Recently the Guilford County School Board voted to have Charles Aycock’s name removed from Aycock Middle School. Folks in Winston can be forgiven if they haven’t been following the Aycock controversy in Greensboro. Perhaps most people in Winston don’t know who Charles Aycock was?
Charles Aycock was one of the key figures in the white supremacy campaign of 1898. In 1894 a fusionist coalition of white Democrats who were tired of the planter class’ domination of state politics teamed up with black Republicans and won. The fusionists coalition of working class whites and African-Americans working together to better their interests infuriated the Democrats.
The Democrats would stop at nothing to win the election of 1898. They launched a white supremacy campaign across the state. Every racist dirty trick imaginable, including violence and terrorism was used to suppress fusionist voters and ensure that they took back state power. Charles Aycock was a talented stump speaker, who worked to “redeem” the state. Aycock was elected governor of North Carolina in 1900.
Aycock played an influential role in the passage of Jim Crow laws which disenfranchised African-Americans and many poor whites across the state. It would be approximately 65 years until federal civil rights legislation overturned Jim Crow laws in North Carolina and throughout the South.
Charles Aycock bares a great deal of responsibility for the legacy of Jim Crow in North Carolina. For decades Jim Crow robbed African-Americans in this state of wealth and opportunity. But for decades Aycock has been remembered for his advocacy for education as governor. That’s why Duke, ECU and UNCG until recently all had buildings named after him. But the tide has turned against Aycock, even the historic neighborhood that bares his name is considering removing it.
I’m glad that a racist like Charles Aycock’s name is going from famous to infamous. There are plenty of other politicians with checkered legacies that are just too prominent to have their names removed from institutions. Woodrow Wilson who served as President of Princeton before he held political office has his name all over Princeton University. The fact that Wilson was an ardent segregationist who screened the Birth of a Nation in the White House isn’t enough to convince Princeton to remove his name.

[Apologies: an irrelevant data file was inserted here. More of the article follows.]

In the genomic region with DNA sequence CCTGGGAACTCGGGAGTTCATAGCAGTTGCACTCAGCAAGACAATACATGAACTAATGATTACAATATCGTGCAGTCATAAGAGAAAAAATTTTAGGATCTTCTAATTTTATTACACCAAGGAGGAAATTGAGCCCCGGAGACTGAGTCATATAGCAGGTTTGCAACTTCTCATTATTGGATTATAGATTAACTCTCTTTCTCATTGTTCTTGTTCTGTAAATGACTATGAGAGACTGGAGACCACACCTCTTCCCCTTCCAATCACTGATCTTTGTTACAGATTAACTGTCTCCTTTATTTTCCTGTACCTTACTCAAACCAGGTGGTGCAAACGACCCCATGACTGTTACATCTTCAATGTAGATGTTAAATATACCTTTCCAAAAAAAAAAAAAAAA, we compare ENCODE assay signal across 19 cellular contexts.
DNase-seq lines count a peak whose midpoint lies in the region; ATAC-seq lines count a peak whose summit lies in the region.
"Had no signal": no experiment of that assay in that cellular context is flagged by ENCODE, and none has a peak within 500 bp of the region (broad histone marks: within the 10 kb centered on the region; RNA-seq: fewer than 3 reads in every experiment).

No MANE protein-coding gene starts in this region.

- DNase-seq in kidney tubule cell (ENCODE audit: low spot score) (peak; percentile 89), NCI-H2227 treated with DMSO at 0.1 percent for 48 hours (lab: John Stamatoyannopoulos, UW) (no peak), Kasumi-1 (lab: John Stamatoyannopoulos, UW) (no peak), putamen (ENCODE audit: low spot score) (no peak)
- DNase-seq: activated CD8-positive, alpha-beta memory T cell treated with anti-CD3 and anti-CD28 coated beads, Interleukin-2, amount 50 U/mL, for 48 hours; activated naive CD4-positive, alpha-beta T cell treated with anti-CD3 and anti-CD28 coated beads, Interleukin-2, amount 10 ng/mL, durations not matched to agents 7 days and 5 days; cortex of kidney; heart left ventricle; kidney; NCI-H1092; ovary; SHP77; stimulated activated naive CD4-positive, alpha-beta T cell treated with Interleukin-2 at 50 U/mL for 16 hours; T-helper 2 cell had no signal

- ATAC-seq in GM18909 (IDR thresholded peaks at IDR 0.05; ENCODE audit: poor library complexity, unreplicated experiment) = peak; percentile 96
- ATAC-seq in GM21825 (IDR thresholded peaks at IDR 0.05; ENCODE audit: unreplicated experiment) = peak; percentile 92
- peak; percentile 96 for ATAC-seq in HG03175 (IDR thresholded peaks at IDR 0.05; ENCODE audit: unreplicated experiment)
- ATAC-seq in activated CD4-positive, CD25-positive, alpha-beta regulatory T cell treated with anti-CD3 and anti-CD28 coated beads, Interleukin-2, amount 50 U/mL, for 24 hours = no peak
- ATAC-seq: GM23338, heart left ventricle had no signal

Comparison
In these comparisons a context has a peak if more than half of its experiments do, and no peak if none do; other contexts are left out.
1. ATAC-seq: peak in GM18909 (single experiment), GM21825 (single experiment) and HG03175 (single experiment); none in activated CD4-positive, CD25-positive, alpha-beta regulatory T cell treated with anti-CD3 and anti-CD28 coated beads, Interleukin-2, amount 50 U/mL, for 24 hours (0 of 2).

This Labor Day I was thinking about another President whose name I’d like to see removed from public buildings. Ronald Reagan was a friend of Wall Street, but an enemy of the labor movement. Reagan’s presidency was an affront to the entire progressive movement of the 1960s. Reagan was hostile towards African-Americans, women, the LGBT community. But it was the labor movement that Reagan crushed when he fired over 10,000 air traffic controllers in 1981.
Reagan’s heavy hand against the air traffic controllers set the tone for labor relations in the 1980s. It was a decade that would see concession after concession from unions. Reagan, with his background in acting, showed businesses how to bust unions and still come out looking like the good guy.
Real wages in this county have decreased for workers since the late 1970s, shortly before Reagan got into office. Today workers often find themselves in a precarious predicament. Good jobs are hard to find. Workers aren’t’ commanding the wages and benefits that they did decades ago, principally because unions have been busted. Thanks Uncle Ronnie!
I’d love to see Reagan’s name removed from Reagan High School, just like Aycock’s name has been removed from schools across the state. But I don’t expect that to happen any time soon. And if any school in the county is going to be named after Reagan it might as well be white-flight high out in Pfafftown.